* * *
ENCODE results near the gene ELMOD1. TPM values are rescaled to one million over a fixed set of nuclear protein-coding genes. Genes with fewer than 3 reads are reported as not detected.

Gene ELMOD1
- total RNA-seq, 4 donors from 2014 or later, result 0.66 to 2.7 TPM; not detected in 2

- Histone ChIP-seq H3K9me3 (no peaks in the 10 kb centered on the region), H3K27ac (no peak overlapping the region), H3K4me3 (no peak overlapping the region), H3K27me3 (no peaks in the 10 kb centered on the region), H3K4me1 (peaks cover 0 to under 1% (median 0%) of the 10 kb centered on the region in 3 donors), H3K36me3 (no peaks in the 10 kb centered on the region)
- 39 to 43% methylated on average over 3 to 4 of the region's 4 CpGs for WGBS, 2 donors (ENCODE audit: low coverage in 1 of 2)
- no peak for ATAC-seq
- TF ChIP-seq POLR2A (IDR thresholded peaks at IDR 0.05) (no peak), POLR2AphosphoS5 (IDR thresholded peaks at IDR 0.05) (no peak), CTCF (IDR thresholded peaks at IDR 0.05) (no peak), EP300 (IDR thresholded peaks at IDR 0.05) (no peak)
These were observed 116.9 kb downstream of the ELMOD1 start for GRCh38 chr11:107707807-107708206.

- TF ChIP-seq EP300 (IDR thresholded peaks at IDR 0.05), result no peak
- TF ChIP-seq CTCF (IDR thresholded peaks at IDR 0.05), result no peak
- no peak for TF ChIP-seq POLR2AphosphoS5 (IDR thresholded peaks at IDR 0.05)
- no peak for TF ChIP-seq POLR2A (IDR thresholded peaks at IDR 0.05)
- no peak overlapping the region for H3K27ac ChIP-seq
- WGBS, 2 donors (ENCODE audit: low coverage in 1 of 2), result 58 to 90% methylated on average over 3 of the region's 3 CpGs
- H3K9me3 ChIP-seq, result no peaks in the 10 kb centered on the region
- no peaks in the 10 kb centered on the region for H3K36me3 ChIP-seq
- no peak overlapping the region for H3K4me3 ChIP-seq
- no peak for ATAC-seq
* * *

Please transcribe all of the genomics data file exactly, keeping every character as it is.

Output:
ENCODE results near the gene ELMOD1. TPM values are rescaled to one million over a fixed set of nuclear protein-coding genes. Genes with fewer than 3 reads are reported as not detected.

Gene ELMOD1
- total RNA-seq, 4 donors from 2014 or later, result 0.66 to 2.7 TPM; not detected in 2

- Histone ChIP-seq H3K9me3 (no peaks in the 10 kb centered on the region), H3K27ac (no peak overlapping the region), H3K4me3 (no peak overlapping the region), H3K27me3 (no peaks in the 10 kb centered on the region), H3K4me1 (peaks cover 0 to under 1% (median 0%) of the 10 kb centered on the region in 3 donors), H3K36me3 (no peaks in the 10 kb centered on the region)
- 39 to 43% methylated on average over 3 to 4 of the region's 4 CpGs for WGBS, 2 donors (ENCODE audit: low coverage in 1 of 2)
- no peak for ATAC-seq
- TF ChIP-seq POLR2A (IDR thresholded peaks at IDR 0.05) (no peak), POLR2AphosphoS5 (IDR thresholded peaks at IDR 0.05) (no peak), CTCF (IDR thresholded peaks at IDR 0.05) (no peak), EP300 (IDR thresholded peaks at IDR 0.05) (no peak)
These were observed 116.9 kb downstream of the ELMOD1 start for GRCh38 chr11:107707807-107708206.

- TF ChIP-seq EP300 (IDR thresholded peaks at IDR 0.05), result no peak
- TF ChIP-seq CTCF (IDR thresholded peaks at IDR 0.05), result no peak
- no peak for TF ChIP-seq POLR2AphosphoS5 (IDR thresholded peaks at IDR 0.05)
- no peak for TF ChIP-seq POLR2A (IDR thresholded peaks at IDR 0.05)
- no peak overlapping the region for H3K27ac ChIP-seq
- WGBS, 2 donors (ENCODE audit: low coverage in 1 of 2), result 58 to 90% methylated on average over 3 of the region's 3 CpGs
- H3K9me3 ChIP-seq, result no peaks in the 10 kb centered on the region
- no peaks in the 10 kb centered on the region for H3K36me3 ChIP-seq
- no peak overlapping the region for H3K4me3 ChIP-seq
- no peak for ATAC-seq